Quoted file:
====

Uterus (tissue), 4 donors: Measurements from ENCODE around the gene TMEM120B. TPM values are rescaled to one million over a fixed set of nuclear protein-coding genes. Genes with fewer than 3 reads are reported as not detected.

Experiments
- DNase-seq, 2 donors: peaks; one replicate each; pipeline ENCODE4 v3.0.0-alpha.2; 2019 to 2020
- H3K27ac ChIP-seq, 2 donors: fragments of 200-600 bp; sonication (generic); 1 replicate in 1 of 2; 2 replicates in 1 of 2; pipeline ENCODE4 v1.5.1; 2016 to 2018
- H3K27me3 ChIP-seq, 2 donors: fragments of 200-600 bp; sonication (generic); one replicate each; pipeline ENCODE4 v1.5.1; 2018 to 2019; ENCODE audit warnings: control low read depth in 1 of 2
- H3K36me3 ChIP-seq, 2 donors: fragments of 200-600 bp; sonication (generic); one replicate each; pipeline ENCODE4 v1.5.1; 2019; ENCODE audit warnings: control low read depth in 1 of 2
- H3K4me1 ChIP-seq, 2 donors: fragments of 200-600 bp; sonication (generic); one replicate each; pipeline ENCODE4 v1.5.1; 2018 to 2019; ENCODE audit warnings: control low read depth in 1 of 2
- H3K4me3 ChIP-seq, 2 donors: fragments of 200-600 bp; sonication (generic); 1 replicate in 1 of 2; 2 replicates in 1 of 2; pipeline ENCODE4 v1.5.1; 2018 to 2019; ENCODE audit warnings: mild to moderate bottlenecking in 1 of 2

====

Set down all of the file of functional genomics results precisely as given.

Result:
Uterus (tissue), 4 donors: Measurements from ENCODE around the gene TMEM120B. TPM values are rescaled to one million over a fixed set of nuclear protein-coding genes. Genes with fewer than 3 reads are reported as not detected.

Experiments
- DNase-seq, 2 donors: peaks; one replicate each; pipeline ENCODE4 v3.0.0-alpha.2; 2019 to 2020
- H3K27ac ChIP-seq, 2 donors: fragments of 200-600 bp; sonication (generic); 1 replicate in 1 of 2; 2 replicates in 1 of 2; pipeline ENCODE4 v1.5.1; 2016 to 2018
- H3K27me3 ChIP-seq, 2 donors: fragments of 200-600 bp; sonication (generic); one replicate each; pipeline ENCODE4 v1.5.1; 2018 to 2019; ENCODE audit warnings: control low read depth in 1 of 2
- H3K36me3 ChIP-seq, 2 donors: fragments of 200-600 bp; sonication (generic); one replicate each; pipeline ENCODE4 v1.5.1; 2019; ENCODE audit warnings: control low read depth in 1 of 2
- H3K4me1 ChIP-seq, 2 donors: fragments of 200-600 bp; sonication (generic); one replicate each; pipeline ENCODE4 v1.5.1; 2018 to 2019; ENCODE audit warnings: control low read depth in 1 of 2
- H3K4me3 ChIP-seq, 2 donors: fragments of 200-600 bp; sonication (generic); 1 replicate in 1 of 2; 2 replicates in 1 of 2; pipeline ENCODE4 v1.5.1; 2018 to 2019; ENCODE audit warnings: mild to moderate bottlenecking in 1 of 2